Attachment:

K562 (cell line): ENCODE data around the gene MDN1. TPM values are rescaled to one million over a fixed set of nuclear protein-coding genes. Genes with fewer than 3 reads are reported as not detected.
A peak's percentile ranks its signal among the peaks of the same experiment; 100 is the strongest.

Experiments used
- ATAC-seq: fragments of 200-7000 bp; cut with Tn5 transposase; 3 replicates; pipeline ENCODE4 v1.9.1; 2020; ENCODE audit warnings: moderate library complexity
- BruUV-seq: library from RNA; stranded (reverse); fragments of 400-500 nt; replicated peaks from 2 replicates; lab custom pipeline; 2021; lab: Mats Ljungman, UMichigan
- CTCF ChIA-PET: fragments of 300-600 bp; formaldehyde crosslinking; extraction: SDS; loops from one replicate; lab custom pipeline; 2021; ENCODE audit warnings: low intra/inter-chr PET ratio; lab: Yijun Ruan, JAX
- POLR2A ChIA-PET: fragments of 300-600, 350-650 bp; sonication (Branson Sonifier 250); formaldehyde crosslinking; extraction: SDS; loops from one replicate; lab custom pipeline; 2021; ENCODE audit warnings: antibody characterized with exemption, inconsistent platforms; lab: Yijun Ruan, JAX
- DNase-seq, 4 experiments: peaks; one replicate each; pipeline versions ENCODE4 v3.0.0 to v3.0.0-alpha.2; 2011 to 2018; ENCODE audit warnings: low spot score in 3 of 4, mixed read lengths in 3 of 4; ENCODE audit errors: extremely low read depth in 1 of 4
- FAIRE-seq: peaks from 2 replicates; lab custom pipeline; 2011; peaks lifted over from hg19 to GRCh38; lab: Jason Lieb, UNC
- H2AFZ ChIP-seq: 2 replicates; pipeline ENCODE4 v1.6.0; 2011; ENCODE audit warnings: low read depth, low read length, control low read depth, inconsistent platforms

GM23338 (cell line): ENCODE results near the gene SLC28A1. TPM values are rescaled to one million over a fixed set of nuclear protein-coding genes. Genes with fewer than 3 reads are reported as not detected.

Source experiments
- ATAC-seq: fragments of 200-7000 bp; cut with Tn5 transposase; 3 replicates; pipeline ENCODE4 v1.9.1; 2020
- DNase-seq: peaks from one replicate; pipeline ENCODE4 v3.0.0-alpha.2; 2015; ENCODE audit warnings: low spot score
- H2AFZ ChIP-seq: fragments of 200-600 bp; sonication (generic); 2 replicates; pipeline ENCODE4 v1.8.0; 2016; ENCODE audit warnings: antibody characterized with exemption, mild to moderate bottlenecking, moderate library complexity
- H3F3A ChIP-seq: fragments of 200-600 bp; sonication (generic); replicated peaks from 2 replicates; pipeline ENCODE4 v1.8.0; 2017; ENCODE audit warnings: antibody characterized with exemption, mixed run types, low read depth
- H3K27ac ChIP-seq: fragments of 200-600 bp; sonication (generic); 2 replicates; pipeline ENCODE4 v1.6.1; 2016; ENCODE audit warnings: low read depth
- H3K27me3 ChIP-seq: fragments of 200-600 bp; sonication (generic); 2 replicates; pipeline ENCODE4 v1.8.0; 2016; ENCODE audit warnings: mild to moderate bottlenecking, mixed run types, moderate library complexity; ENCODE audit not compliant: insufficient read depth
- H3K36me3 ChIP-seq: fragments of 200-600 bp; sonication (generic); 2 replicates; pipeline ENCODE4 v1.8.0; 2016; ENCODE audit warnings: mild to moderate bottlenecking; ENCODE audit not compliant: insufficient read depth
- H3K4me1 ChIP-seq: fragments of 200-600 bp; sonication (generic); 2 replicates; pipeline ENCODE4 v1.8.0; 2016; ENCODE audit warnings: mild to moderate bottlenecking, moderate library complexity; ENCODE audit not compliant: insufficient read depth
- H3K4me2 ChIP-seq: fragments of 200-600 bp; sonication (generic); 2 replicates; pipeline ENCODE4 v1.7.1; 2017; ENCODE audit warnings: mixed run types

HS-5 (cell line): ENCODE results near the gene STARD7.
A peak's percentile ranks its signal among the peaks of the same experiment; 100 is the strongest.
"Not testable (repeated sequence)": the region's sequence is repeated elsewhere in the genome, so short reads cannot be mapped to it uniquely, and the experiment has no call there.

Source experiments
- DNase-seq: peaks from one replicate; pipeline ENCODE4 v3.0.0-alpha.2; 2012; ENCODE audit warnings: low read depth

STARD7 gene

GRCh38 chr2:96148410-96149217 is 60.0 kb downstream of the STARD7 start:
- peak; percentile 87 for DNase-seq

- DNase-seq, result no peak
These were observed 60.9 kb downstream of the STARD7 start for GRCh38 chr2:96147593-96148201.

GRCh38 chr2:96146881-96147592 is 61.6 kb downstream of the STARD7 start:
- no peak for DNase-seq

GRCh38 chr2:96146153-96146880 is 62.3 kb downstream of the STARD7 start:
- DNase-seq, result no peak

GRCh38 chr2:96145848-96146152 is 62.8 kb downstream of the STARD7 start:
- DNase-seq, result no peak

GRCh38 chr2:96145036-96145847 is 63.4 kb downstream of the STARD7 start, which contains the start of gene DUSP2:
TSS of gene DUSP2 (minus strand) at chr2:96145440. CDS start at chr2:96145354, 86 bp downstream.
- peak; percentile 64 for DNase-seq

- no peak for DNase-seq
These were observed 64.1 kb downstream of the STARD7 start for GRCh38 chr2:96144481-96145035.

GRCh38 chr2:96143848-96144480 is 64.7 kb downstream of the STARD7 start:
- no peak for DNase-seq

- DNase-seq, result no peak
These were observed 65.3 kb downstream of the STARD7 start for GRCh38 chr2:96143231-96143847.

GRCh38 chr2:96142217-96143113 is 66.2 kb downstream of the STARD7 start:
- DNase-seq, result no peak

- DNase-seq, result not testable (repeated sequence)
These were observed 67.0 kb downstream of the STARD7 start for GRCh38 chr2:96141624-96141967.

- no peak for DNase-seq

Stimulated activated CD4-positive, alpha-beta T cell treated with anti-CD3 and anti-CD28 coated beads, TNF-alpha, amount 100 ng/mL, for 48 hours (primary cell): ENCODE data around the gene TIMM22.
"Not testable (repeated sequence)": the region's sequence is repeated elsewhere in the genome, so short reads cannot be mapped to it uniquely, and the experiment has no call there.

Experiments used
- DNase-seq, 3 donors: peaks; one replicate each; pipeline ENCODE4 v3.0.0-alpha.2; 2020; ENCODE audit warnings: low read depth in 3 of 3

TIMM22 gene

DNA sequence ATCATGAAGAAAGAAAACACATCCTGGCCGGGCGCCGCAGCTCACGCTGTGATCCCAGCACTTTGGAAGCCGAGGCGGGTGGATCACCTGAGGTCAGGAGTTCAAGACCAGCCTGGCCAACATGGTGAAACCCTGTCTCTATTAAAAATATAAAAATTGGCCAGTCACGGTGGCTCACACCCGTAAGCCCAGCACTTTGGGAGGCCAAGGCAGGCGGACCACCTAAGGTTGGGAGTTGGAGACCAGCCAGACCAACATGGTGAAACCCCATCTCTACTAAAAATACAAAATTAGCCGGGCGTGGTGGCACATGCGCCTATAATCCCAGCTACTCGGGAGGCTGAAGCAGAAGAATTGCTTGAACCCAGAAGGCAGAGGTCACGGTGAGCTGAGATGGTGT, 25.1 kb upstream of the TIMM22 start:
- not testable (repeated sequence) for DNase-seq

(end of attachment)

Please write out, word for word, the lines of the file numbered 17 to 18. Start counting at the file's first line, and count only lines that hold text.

- H3K27ac ChIP-seq: fragments of 200-600 bp; sonication (generic); 2 replicates; pipeline ENCODE4 v1.6.1; 2016; ENCODE audit warnings: low read depth
- H3K27me3 ChIP-seq: fragments of 200-600 bp; sonication (generic); 2 replicates; pipeline ENCODE4 v1.8.0; 2016; ENCODE audit warnings: mild to moderate bottlenecking, mixed run types, moderate library complexity; ENCODE audit not compliant: insufficient read depth